The dictator’s ride

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iconic-cars120161115Since Ferdinand Marcos is in the news again, we might as well talk about his favorite ride: the Mercedes-Benz 600

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Quick: What do Fidel Castro, Hugh Hefner, Ferdinand Marcos, Pablo Escobar and Jeremy Clarkson have in common? They’re all Mercedes 600 owners. But beyond that, they have very little in common: One’s a socialist icon, another a rich hedonist, the third a rabid fascist, the fourth a celebrated drug dealer and the last a former president. Not in that order, mind you.

Still, in recognition of the fact that three of these people have been in the news of late, let’s take a look at the one car that was so iconically associated with power and influence that all of these men have, at one time or another, owned a sample.

Designed by Paul Bracq, the man who also penned the iconic “Pagoda” SL sports car, the 600 was such an enduring, timeless design that it was produced straight from 1964 until 1981, at which point it was retired without being replaced. Simply, no other car could replace it.

In long-wheelbase Pullman form, with an astounding 3,890mm wheelbase, it was an imposing car, especially in six-door guise, which was why fascists and dictators around the world flocked to it. It was an impressive display of wealth, power and influence.

Apart from that, it was a technological tour de force. A 3,200psi hydraulic pump powered everything on the car. The air suspension. The power-adjustable seats. The sunroof. The automatic doors. The automatic trunk. Even the windows. If you ever felt like offing a political rival, you could just stick their head through the window and flip the toggle. The system was powerful enough to break necks.

But beyond the power, the hydraulic system was eerily silent. No whirring electric motors to irritate the sensitive ears of the dictator’s wife. And with armor-plating available on request, nothing else would bother her, either. Indeed, some dictators used their 600 to escape riots as their totalitarian governments fell apart. Even without armor-plating, the steel of the chassis was so strong and thick that rust did not eat through it.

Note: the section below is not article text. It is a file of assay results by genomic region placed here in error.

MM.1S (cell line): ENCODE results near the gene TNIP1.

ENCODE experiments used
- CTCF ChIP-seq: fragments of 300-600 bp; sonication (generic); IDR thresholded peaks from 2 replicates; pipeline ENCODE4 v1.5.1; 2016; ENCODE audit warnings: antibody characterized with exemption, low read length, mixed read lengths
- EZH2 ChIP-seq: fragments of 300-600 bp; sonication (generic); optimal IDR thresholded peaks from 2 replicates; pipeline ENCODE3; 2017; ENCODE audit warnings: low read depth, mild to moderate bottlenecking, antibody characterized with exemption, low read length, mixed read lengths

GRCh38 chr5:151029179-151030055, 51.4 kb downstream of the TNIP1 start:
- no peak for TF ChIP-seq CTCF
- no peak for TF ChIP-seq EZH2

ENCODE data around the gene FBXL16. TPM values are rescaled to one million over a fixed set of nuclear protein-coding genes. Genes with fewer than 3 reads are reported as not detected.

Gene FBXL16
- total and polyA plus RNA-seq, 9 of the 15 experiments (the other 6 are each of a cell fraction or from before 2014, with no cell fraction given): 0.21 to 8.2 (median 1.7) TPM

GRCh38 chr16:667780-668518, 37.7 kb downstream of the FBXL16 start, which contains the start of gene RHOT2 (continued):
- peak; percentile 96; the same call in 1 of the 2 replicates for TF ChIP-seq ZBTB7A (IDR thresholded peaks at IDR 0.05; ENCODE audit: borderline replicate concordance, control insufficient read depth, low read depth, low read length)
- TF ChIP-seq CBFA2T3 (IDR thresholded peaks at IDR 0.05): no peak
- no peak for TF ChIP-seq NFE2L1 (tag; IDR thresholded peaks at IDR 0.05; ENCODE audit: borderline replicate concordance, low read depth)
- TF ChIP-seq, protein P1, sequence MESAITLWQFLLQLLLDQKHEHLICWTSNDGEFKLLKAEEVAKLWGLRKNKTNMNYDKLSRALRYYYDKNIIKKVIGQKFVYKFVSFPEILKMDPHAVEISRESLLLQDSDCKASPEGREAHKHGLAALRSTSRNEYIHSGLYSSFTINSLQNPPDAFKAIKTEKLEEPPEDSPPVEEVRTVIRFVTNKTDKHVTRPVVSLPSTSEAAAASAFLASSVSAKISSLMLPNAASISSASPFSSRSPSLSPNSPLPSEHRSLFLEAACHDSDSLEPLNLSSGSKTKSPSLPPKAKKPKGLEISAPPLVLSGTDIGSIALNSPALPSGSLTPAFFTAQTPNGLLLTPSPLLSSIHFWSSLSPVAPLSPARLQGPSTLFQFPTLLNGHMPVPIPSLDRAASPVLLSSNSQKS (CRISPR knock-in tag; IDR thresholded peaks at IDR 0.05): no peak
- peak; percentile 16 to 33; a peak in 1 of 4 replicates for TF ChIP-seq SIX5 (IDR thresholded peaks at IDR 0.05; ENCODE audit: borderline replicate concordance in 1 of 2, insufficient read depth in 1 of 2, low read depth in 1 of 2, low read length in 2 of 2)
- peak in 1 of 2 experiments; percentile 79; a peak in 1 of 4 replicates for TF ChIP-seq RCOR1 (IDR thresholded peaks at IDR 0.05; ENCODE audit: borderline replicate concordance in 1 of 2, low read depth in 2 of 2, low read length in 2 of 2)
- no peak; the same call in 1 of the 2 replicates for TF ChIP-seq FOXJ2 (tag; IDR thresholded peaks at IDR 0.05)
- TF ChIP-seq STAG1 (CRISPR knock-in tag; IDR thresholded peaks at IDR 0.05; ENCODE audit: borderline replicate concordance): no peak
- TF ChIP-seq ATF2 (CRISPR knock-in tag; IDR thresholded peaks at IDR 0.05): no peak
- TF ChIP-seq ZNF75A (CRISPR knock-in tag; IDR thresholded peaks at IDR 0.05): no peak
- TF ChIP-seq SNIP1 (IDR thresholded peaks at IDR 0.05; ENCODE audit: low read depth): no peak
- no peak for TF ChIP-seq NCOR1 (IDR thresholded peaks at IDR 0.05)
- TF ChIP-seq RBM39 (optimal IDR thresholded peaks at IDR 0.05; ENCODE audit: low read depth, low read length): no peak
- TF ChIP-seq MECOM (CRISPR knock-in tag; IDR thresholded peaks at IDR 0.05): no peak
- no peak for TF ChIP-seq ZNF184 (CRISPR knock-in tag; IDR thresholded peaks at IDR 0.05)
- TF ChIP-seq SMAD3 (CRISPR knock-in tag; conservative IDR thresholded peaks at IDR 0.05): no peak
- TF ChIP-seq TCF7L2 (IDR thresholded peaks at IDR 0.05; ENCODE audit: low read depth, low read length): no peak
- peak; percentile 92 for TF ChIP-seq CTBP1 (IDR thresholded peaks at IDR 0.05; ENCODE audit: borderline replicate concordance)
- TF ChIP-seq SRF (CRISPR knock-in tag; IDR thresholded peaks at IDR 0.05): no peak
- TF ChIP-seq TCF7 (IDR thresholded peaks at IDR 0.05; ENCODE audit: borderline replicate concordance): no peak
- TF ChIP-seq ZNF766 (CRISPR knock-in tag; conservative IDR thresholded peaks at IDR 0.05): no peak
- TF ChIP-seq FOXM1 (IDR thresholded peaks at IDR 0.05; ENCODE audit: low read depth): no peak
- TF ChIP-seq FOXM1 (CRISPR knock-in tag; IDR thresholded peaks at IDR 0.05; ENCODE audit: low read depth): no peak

This chassis made it an incredibly heavy car. The “short” wheelbase version weighed about 2.6 tons. The long-wheelbase version weighed another three dead bodies more. And yet, thanks to the fuel-injected V8, performance was acceptably brisk. The 6.3-liter M100, in fact, would go on to power Mercedes’s first generation of modern super sedans. And with the dry sump system and hydraulic lifters, it could go up to 20,000km between oil changes. Quite a feat in the ’60s. Decades later, AMG continues to use the 6.3-liter badge to honor the legendary motor.

Thus equipped, the 600 was not a cheap car. With a price tag of $20,000 at launch, you would have to have paid the equivalent of P15 million to ride around in as much comfort as the First Family back in the day—perhaps more, since every 600 was custom-built for its owner. And if your car developed a hydraulic issue and stopped running, it could cost a small fortune to fix it.

While just 2,677 units were ever built, many are still running today. They may cost an arm and a leg to maintain, but luxury does have its price. If you’re uncomfortable sharing a seat with the ghost of a dead (and corrupt) dictator, however, take comfort in the fact that John Lennon, George Harrison and even Rowan Atkinson all also owned one.

And if Mister Bean has had one, it can’t be all that bad. Right?

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